Monasticism is one of the most fundamental institutions of Buddhism. Monks and nuns are responsible for preserving and spreading Buddhist teachings, as well as educating and guiding Buddhist followers. Buddhist monasteries emerged from the practice of vassa, the retreat undertaken by Buddhist monks and nuns during the South Asian rainy season. These monasteries gradually developed into centers of learning where philosophical principles were developed and debated.
According to a legend Yumbulagang was the first building in Tibet and the palace of the first Tibetan king, Nyatri Tsenpo. Its name means “Palace of Mother and Son” in Tibetan. Under the reign of the 5th Dalai Lama the palace became a monastery of the Gelugpa school. Sadly, it was heavily damaged and reduced to a single storey during the Cultural revolution but was reconstructed in 1983.
The Erdene Zuu Monastery is probably the most ancient surviving Buddhist monastery in Mongolia. It was built in 1585 by Abtai Sain Khan, at the introduction of Tibetan Buddhism into Mongolia. Stones from the ruins of Karakorum were used in the construction. It is surrounded by a wall featuring 100 stupas. The number 108, being a sacred number in Buddhism, was probably envisioned, but never achieved. Under communist rule Erdene Zuu was allowed to exist as a museum only. However, after the fall of communism in Mongolia in 1990, the monastery was turned over to the lamas and Erdene Zuu again became a place of worship.
Ganden Monastery is one of the ‘great three’ university monasteries of Tibet, located at the top of Wangbur Mountain at an altitude of 4,300 meters (14,107 feet). The other two are Sera Monastery and Drepung Monastery. Being the farthest from Lhasa of the three university monasteries, Ganden traditionally had a smaller population with some 6,000 monks in the early 20th century. In 1959 the monastery was completely destroyed by the Red Guards and the mummified body of Tsongkhapa, the founder of the Monastery, was burned. Reconstruction of the Monastery has been continuing since the 1980s.
Key Gompa or Ki Monastery is a thousand year old Tibetan Buddhist monastery located prominently on top of a hill at an altitude of 4,166 meters (13,668 feet) in the Spiti Valley. The village of Kibar below the monastery is said to be the highest village in India. The monastery has been attacked many times during its long history by Mongol and other armies and was also ravaged by fire and earthquakes. The successive trails of destruction and restorations have resulted in a box-like construction, and the monastery looks like a fort, where temples are built on top of one another.
The Lama Temple (Yonghe Temple/Palace of Peace and Harmony), located in the northeastern part of Beijing, is one of the largest Tibetan Buddhist monasteries in the world. The temple was built by Chinese emperors who harbored a deep fascination for the Tibetan version of Buddhism. Over the years, many Tibetan and Mongolian monks lived and taught here, and there are still monks in residence today. The temple contains a 26 meter (85 foot) tall statue of Maitreya Buddha carved from a single piece of white sandalwood.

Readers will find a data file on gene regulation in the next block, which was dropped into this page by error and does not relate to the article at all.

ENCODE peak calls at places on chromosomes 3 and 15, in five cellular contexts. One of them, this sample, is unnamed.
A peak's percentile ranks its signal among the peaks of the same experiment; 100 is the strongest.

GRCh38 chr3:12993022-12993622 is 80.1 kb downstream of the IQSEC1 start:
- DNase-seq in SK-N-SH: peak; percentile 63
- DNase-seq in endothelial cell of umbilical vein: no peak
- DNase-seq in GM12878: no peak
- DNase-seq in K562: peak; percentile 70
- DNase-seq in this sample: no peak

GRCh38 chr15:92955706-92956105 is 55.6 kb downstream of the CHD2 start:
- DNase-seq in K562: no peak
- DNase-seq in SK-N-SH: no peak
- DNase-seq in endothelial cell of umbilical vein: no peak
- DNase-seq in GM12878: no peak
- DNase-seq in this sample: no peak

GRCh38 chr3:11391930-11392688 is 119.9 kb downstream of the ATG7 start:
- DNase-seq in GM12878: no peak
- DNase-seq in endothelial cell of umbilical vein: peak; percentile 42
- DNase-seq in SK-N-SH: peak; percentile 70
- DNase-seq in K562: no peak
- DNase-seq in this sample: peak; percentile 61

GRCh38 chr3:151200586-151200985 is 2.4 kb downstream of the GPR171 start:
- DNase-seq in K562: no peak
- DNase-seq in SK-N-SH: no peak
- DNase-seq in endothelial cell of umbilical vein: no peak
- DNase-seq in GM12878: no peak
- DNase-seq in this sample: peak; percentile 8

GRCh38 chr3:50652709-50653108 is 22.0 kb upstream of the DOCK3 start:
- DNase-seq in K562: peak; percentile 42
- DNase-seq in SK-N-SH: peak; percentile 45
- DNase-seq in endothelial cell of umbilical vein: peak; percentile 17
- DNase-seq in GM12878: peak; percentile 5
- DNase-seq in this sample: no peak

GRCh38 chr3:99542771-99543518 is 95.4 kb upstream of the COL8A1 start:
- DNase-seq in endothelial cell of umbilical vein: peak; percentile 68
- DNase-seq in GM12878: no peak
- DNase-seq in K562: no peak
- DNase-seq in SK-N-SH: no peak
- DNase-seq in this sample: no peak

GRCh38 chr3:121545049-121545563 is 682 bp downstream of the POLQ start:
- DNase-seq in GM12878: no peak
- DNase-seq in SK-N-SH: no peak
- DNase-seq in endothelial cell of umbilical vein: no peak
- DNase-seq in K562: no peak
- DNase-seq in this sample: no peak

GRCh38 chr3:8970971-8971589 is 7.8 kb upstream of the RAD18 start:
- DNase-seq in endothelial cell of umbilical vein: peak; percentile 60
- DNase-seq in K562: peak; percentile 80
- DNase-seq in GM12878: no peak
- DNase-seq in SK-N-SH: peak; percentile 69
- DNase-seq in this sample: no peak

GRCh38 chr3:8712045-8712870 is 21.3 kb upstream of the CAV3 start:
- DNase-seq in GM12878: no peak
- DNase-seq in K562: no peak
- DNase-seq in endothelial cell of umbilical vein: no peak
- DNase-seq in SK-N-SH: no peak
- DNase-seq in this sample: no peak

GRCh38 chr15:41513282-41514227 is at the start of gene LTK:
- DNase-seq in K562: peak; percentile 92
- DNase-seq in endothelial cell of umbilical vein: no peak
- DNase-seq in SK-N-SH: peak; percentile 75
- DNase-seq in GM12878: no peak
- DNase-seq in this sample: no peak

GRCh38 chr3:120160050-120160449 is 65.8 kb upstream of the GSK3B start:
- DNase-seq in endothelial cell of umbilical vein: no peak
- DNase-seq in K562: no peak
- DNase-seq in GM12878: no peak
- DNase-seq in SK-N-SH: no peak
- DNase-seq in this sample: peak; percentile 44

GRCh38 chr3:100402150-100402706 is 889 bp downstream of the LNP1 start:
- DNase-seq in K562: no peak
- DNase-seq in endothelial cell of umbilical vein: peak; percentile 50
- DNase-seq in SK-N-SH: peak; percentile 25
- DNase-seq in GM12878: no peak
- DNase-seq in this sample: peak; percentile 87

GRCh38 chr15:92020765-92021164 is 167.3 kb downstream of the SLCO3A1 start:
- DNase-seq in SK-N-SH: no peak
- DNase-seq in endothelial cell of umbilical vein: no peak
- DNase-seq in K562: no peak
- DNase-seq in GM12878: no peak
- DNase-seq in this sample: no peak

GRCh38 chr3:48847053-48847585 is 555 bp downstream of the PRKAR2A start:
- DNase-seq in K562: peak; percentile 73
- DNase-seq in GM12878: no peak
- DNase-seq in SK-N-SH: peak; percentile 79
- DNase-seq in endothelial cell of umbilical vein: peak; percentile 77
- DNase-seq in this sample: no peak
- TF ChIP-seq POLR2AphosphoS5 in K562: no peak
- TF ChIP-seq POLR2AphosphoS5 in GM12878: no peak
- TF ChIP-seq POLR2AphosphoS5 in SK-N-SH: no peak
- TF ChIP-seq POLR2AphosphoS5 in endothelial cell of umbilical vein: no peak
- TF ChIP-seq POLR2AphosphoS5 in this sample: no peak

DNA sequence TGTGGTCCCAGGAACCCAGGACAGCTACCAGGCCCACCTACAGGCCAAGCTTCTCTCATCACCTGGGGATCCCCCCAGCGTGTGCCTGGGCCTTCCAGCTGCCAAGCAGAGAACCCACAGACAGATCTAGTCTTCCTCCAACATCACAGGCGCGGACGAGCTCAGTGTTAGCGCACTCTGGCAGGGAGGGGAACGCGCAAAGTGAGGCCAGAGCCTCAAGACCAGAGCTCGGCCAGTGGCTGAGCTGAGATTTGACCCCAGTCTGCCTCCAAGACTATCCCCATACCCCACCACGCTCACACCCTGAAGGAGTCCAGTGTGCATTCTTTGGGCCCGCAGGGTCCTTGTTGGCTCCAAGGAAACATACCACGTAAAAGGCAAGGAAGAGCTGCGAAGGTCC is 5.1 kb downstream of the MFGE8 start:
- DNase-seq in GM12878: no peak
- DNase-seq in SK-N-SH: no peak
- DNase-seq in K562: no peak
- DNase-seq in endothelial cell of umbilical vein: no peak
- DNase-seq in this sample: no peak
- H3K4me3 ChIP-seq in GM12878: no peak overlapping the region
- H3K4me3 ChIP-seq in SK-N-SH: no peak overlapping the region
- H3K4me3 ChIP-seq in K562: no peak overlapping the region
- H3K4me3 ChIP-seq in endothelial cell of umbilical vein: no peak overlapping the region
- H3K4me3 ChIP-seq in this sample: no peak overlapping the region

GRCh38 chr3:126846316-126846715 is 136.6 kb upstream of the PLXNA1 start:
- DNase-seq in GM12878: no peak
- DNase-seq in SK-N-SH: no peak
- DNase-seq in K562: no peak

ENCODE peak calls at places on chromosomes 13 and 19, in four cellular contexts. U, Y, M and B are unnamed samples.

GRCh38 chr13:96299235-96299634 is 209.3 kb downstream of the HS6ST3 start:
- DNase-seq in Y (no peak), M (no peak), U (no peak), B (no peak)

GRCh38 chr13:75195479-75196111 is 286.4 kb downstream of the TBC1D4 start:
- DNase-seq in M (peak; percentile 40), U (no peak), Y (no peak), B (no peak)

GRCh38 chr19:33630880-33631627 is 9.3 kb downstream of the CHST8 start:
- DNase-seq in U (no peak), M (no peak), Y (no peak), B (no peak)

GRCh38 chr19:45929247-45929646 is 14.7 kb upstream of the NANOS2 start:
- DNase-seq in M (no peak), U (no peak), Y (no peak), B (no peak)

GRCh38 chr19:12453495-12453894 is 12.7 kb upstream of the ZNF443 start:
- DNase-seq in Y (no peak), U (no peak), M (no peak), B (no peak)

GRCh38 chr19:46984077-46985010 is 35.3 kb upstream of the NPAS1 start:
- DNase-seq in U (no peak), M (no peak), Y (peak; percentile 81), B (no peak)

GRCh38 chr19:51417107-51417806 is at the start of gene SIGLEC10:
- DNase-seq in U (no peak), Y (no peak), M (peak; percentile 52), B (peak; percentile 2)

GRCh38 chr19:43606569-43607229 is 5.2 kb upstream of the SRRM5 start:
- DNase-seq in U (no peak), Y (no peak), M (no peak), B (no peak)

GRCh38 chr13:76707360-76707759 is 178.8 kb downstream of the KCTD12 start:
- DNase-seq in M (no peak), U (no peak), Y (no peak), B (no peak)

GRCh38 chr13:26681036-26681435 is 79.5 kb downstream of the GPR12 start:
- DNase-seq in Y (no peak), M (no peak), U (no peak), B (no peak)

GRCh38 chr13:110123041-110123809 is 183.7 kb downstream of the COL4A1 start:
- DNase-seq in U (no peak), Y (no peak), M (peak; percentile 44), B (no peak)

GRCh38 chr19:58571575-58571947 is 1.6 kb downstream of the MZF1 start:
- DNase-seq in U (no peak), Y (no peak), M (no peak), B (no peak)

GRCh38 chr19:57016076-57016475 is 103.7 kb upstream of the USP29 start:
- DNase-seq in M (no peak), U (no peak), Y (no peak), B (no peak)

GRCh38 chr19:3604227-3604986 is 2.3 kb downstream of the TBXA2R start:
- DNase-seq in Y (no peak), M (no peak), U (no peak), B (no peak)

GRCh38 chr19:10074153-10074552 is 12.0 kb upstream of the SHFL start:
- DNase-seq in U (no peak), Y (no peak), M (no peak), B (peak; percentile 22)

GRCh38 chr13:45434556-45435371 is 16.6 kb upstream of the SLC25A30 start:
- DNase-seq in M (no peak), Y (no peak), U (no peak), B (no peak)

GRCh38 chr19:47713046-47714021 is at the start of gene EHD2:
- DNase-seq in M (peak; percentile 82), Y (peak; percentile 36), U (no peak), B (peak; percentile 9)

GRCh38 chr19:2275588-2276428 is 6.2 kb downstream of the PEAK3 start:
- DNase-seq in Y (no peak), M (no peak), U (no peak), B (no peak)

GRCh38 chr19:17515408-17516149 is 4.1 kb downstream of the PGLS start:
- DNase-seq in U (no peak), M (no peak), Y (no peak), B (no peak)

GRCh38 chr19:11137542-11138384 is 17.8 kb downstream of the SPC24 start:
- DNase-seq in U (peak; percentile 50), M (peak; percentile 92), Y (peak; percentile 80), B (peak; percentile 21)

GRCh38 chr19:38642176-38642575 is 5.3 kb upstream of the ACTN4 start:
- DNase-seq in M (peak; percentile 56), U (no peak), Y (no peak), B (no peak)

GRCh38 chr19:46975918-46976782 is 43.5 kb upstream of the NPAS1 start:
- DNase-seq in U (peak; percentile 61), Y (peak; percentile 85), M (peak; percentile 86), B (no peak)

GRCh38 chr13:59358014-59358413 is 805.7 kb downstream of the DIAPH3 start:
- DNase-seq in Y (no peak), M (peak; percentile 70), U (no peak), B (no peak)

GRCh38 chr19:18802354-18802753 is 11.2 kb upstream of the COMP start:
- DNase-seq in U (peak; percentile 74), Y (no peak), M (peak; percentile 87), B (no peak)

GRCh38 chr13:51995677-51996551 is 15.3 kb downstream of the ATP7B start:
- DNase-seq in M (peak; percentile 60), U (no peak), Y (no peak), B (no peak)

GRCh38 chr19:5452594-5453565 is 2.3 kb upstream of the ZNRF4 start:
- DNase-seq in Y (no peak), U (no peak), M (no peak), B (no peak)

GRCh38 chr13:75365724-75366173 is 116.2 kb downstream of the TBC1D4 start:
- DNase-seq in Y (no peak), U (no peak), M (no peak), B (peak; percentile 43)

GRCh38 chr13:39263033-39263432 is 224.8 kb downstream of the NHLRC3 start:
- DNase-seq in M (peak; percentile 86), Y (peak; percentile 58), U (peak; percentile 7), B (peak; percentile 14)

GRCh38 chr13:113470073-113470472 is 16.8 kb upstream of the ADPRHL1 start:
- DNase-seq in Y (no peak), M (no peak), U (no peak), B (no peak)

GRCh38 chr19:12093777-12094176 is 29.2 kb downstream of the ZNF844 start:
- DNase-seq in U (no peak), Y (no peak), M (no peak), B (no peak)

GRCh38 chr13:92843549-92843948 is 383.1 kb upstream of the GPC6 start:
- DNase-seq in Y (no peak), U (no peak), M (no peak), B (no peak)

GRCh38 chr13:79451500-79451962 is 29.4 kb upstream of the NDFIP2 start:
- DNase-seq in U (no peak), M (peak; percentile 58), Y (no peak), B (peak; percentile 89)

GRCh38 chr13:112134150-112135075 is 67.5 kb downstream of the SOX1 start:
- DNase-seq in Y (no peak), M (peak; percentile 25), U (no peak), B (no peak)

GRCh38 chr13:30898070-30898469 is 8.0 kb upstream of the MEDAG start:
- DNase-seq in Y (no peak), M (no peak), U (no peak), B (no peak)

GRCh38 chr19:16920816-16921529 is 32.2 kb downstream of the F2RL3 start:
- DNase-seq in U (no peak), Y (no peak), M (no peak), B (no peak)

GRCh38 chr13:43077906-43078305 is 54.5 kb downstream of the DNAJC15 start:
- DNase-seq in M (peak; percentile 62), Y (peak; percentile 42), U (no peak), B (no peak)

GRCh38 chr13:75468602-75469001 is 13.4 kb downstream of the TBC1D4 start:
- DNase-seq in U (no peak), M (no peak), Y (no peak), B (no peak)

Thikse Monastery is a Tibetan Buddhist monastery of the Yellow Hat sect noted for its resemblance to the Potala Palace in Lhasa. The monastery is located at an altitude of 3,600 meters (11,800 feet) in the Indus valley in India. It is a 12-storey complex and houses many items of Buddhist art such as stupas, statues and wall paintings. One of the main points of interest is the Maitreya Temple which is installed to commemorate the visit of the 14th Dalai Lama to the Thikse monastery in 1970.
Majestically standing on an island between the confluence of the Pho Chhu and Mo Chhu rivers, Punakha Dzong is one of the most photogenic of all Bhutan’s ancient dzongs. A dzong is a combination of both a fortress and monastery and one is located in every district in Bhutan. Punakha Dzong, like any other dong, serves several purposes including protection for the region, an administrative seat for the government and as the winter home of the monastic body. It is joined to the mainland by an arched wooden bridge, and contains many precious relics from the days when successive kings reigned the kingdom from this valley.
Built atop an extinct volcano plug, the Buddhist monastery of Taung Kalat is one of the most breathtaking sites in Burma. To reach the monastery, visitors must climb the 777 steps to the summit. Along the way are a multitude of Macaque monkeys expecting treats. From the top of Taung Kalat, one can enjoy a panoramic view. One can see the ancient city of Bagan and the massive solitary conical peak of Mount Popa, the volcano that actually caused the creation of the volcanic plug.
Situated on the edge of a 900 meter (3,000 feet) cliff, the Taktsang Monastery or Tiger’s Nest creates an impressive sight, and is the unofficial symbol of Bhutan. It is about 2-3 hour, totally up-hill hike from the parking lot to the monastery. According to a legend Guru Rinpoche flew to this location from Tibet on the back of a tigress and Taktsang was consecrated to tame the Tiger demon. The first monastery was not constructed until 1692. In 1998 a tragic fire destroyed most of the original buildings, but these have since been painstakingly restored to their former glory.
Perched precariously halfway up a cliff some 75 meters (246 feet) above the ground, the Hanging Monastery is one of the most remarkable sights in China. Consisting of a complex of 40 rooms linked together by mid-air corridors and walkways, this remarkable monastery appears to be glued to the side of a sheer precipice. The name ‘hanging’ may be misleading though as it’s actually supported by stilts rather than built into a cliff. The monastery was built in the 5th century and has been hanging here for 1500 years. Over its long history many repairs and extension led to its present day scale.